However, if the mental state cannot supervene on these additional variables, then even though these variables have definite values at every instant, they are unable to account for our definite experience and thus do not help solve the measurement problem.

#3254

Thanks for the interesting post, Shan. Let me attempt to respond to your main argument. It is true that simply specifying the position of a Bohmian particle doesn’t pick out a measurement outcome. But neither does specifying the position of a classical particle. You need to specify the position of the particle relative to the apparatus — if it hits the top half of the detection screen it is spin up, and if it hits the bottom half it is spin down. But a Bohmian can interpret the screen as a set of particle positions too. That is, the outcome supervenes on a pattern among a number of particles . (And probably on the behavior of the particles over time, too.)

#3260

Thanks for your insightful comments, Peter. I should have made my argument more accurate. I agree that if assuming the measurement outcome supervenes on a pattern among a number of Bohmian particles, then Bohm’s theory can solve the measurement problem. But I think the assumption seems inconsistent with SQM. Let me restate my argument more clearly.

Consider a simple example in which a measuring device is composed of two Bohmian particles. In this case, the relative position of the two particles may indicate the measurement outcome. Now consider two post-measurement situations in two experiments: in one situation the two Bohmian particles reside in the branch $\ket{up}_M$ after the measurement, and the experiment obtains the x-spin up result; while in the other situation the two Bohmian particles reside in the branch $\ket{down}_M$ after the measurement, and the experiment obtains the x-spin down result. Since each Bohmian particle can be in any position in the region where the corresponding wave function spreads, which is the whole space in realistic situations, it is always possible that the relative positions of the two Bohmian particles in the two post-measurement situations are the same. This is irrelevant to the overlap of the two branches $\ket{up}_M$ and $\ket{down}_M$. Then if assuming the relative position of the two Bohmian particles indicates the measurement outcome, then these two experiments will obtain the same result. But this is not the case; the first experiment obtains the x-spin up result, while the second experiment obtains the x-spin down result.

In my view, in order to solve this problem a new hidden-variables theory is needed, which replaces the wave function with some other variables and thus will be quite different from Bohm’s theory. However, since there are already several proofs of the reality of the wave function, such as my recent argument in terms of protective measurements, this seems to be not a promising solution either.

#3262

OK, good. But I guess I’m inclined to stick to my guns here — the relative positions of the particles determine the measurement outcome. Suppose the first particle is the one whose spin is being measured, and the second particle marks the top of the detection screen. Then if the two particles end up close together, the incoming particle is spin-up, and if they end up far apart it is spin-down.

Your challenge is that since the spin-up and spin-down wave packets extend over the whole of space, the two particles might be associated with the spin-down wave packet even if they are close together. But I don’t know how to associate a Bohmian particle with a wave packet. A Bohmian particle is just a location in (configuration) space, and as such is influenced by all wave packets that are non-zero at that point. The particles aren’t associated with either packet, and neither packet picks out the “actual” measurement result (the particle configuration performs that job).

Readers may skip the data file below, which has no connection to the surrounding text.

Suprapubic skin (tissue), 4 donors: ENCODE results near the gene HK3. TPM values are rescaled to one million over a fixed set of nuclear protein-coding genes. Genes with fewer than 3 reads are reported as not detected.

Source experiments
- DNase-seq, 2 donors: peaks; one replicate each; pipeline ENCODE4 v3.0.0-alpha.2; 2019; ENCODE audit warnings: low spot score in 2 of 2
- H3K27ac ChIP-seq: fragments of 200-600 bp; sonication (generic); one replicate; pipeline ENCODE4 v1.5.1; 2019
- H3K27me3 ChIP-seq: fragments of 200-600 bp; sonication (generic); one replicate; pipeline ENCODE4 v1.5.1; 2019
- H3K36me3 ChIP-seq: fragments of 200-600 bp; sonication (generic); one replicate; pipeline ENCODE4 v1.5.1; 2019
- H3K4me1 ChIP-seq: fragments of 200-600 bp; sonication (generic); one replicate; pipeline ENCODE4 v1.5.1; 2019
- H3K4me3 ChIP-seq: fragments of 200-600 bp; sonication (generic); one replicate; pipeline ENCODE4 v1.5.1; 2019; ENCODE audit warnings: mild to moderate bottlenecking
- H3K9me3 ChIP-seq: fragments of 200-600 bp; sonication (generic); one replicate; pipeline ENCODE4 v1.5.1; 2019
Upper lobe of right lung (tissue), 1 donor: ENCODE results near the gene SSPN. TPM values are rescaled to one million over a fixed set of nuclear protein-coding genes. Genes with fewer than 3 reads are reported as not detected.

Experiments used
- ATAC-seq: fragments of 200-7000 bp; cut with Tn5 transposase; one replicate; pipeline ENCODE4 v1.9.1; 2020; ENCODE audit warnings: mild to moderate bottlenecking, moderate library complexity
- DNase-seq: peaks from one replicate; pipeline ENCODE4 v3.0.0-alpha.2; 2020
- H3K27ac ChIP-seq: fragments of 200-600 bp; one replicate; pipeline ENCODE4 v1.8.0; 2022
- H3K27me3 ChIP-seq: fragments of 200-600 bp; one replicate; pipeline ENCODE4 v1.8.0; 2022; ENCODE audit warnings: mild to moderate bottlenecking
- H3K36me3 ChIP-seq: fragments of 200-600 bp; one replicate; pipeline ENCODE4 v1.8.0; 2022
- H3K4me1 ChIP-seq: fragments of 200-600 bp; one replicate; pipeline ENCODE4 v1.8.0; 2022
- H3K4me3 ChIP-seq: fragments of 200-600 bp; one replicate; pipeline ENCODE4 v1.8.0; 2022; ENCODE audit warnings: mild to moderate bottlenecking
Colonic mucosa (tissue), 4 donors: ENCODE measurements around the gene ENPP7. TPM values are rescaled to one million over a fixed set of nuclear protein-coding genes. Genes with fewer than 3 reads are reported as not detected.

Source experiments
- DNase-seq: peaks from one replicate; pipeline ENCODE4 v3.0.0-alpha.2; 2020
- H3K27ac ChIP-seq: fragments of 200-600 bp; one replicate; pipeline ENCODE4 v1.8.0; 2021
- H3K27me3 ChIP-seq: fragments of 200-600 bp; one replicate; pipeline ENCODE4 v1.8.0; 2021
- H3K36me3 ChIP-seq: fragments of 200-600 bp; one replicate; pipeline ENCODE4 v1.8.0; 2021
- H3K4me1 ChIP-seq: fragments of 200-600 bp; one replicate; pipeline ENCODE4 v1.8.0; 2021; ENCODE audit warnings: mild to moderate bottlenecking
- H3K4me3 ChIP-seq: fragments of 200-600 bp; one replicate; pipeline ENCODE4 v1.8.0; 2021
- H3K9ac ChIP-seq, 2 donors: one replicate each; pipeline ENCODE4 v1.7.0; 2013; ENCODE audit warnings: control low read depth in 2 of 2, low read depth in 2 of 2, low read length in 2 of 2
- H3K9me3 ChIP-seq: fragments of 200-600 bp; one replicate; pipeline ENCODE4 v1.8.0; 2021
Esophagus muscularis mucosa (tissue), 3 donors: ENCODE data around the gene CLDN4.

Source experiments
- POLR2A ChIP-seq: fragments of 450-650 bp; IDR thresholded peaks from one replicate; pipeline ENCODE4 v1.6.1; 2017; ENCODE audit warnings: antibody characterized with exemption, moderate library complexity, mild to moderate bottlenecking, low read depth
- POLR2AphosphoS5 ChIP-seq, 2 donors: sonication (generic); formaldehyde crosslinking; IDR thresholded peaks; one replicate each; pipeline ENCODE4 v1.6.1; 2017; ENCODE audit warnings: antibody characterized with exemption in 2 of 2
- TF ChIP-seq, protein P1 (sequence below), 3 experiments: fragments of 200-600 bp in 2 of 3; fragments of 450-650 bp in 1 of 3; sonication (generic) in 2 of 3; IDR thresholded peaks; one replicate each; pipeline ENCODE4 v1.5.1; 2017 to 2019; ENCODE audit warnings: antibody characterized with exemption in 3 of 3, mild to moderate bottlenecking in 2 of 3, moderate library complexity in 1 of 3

I think maybe the rhetoric of “empty” and “occupied” wave packets in the context of Bohm’s theory (which I’m as guilty as anyone for using) is misleading, and should be retired.

#3267
Aurelien Drezet
Participant

Dear Shan dear all, I gave a kind of reply to Shan’s work concerning psycho physical parallelism in the topic ‘The End of the Many-Worlds? (or Could we save Everett’s interpretation)’

with best regards Aurélien

#3268

Thanks, Aurélien. I will have a look at your reply. Best, Shan

#3270

Thanks for your further clarification, Peter. I still think that your assumption that the relative positions of the particles determine the measurement outcome requires a wholly new hidden-variables theory which is different from Bohm’s theory.

Consider your example. If after being measured by the Stern-Gerlach magnet, the two separated wave packets of the first particle are reflected by two mirrors so that their vertical positions are exchanged (during which the first particle in one packet will also be reflected along with the packet, and the position of the second particle is not changed), then according to your assumption, the measurement result will be changed. But this is not the case. The key point, in my view, is that the spin-magnetic field interaction is described by the wave function, and thus the measurement result being spin-up or spin-down is essentially encoded in the wave function too. (I think this also means that your assumption requires a new theory, in which, for example, the spin-magnetic field interaction is directly described by the particles.)

In addition, I think the concepts of “empty” and “occupied” wave packets are still valid at least in the context of measurement. For one, the Bohmian particle residing in one of many separated wave packets will ensure that the measurement record can be stable. If all wave packets greatly overlap and interfere with each other, then the motion of the Bohmian particles in the overlap region will in general be very chaotic and not stable, and thus their relative position can hardly represent a stable measurement record.

Finally, even if your assumption is true, you still need a detailed theory to give the corresponding relationship between different relative positions of the Bohmian particles and different measurement outcomes. In my view, this theory will be very different from SQM and Bohm’s theory, since the wave function will play minor or even no role in determining the appearance of a measurement outcome in the theory.